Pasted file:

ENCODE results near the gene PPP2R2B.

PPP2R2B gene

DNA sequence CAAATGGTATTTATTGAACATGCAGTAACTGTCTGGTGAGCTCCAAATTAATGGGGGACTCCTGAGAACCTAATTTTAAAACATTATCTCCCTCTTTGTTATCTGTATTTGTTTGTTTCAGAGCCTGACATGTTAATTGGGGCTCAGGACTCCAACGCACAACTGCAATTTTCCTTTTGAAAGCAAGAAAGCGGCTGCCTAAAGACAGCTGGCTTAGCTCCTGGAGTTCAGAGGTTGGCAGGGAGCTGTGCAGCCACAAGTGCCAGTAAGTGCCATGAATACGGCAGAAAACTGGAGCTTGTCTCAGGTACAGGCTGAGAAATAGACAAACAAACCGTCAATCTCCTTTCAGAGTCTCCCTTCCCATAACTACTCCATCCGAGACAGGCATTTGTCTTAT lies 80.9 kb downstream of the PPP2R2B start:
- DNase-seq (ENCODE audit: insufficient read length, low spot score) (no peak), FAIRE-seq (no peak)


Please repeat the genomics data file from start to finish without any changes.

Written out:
ENCODE results near the gene PPP2R2B.

PPP2R2B gene

DNA sequence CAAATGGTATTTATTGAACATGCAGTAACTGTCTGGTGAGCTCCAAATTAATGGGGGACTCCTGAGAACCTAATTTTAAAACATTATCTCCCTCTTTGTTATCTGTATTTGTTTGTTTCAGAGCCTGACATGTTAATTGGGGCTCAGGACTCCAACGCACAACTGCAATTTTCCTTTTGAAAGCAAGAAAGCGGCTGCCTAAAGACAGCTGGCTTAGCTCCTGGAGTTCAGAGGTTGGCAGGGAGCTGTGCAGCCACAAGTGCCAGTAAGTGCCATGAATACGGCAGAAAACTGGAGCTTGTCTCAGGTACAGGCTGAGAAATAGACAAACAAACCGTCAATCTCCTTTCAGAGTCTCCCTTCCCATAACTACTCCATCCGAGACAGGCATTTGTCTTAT lies 80.9 kb downstream of the PPP2R2B start:
- DNase-seq (ENCODE audit: insufficient read length, low spot score) (no peak), FAIRE-seq (no peak)